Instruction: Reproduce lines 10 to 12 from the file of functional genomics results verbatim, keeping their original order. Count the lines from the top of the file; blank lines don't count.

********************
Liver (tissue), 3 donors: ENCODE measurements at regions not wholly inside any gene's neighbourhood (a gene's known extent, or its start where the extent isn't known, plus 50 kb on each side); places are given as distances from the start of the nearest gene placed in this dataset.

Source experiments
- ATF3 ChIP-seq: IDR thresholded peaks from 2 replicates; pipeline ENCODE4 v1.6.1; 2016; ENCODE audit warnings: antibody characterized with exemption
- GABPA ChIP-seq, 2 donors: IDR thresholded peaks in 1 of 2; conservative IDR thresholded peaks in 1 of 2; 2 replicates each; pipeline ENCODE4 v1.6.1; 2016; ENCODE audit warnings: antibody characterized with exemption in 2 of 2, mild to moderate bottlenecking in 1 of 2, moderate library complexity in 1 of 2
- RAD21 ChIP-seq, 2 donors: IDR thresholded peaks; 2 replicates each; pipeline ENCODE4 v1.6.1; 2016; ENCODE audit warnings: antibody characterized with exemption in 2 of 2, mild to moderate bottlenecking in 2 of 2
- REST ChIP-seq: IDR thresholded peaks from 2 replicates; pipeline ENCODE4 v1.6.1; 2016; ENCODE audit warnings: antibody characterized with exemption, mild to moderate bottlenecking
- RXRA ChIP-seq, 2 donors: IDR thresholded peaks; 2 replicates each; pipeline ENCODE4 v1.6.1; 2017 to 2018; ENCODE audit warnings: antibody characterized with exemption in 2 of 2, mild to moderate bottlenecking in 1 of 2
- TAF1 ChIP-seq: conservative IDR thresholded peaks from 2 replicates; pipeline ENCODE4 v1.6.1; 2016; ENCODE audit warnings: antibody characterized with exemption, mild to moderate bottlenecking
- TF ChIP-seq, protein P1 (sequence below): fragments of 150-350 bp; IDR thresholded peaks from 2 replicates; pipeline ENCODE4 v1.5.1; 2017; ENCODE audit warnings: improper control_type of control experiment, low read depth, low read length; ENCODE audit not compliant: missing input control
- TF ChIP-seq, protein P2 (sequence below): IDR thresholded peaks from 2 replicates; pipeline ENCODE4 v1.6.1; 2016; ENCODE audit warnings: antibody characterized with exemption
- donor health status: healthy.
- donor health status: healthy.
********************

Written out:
- TF ChIP-seq, protein P2 (sequence below): IDR thresholded peaks from 2 replicates; pipeline ENCODE4 v1.6.1; 2016; ENCODE audit warnings: antibody characterized with exemption
- donor health status: healthy.
- donor health status: healthy.